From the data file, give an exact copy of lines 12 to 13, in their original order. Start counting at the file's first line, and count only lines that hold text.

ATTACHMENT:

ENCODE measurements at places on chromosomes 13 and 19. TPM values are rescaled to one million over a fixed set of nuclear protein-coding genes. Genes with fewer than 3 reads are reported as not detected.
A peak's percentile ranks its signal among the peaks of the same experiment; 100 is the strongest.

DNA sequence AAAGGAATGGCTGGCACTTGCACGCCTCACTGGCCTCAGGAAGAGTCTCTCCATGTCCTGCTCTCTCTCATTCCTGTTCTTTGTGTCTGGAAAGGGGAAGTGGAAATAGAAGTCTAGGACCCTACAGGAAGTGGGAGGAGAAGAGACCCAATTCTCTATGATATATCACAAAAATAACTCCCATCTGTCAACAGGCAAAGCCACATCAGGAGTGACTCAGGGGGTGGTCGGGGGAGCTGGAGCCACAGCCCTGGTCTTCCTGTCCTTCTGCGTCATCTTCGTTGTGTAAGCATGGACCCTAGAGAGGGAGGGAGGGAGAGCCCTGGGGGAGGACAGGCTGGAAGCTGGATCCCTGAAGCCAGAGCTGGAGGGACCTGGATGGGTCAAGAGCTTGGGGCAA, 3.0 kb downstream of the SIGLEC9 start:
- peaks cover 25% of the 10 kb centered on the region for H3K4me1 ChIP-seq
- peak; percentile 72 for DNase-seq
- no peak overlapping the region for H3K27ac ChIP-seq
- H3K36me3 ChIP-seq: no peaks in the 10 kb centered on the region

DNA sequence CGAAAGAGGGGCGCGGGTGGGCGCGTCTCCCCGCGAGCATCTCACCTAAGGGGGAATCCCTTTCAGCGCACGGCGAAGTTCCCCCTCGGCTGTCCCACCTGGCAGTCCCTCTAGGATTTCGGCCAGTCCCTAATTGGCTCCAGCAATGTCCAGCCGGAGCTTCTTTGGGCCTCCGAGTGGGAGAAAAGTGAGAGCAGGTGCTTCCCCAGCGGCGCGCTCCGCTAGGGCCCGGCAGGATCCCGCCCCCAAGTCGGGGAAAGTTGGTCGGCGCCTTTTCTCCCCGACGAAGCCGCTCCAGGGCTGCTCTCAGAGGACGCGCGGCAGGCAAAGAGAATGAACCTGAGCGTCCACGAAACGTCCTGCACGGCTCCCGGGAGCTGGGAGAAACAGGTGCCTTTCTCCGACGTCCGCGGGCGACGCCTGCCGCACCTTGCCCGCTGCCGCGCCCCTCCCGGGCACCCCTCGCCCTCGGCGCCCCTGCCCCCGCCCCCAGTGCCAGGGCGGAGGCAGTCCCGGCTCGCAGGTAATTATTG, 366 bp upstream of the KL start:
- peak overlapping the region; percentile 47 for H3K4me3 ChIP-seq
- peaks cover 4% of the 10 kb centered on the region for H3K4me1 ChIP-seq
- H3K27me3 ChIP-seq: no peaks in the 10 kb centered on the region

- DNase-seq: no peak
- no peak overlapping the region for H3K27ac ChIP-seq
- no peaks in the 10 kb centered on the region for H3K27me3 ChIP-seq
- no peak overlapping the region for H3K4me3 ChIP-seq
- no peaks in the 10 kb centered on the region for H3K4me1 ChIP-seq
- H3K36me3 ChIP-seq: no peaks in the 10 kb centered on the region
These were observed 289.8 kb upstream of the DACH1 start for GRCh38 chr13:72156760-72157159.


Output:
- DNase-seq: no peak
- no peak overlapping the region for H3K27ac ChIP-seq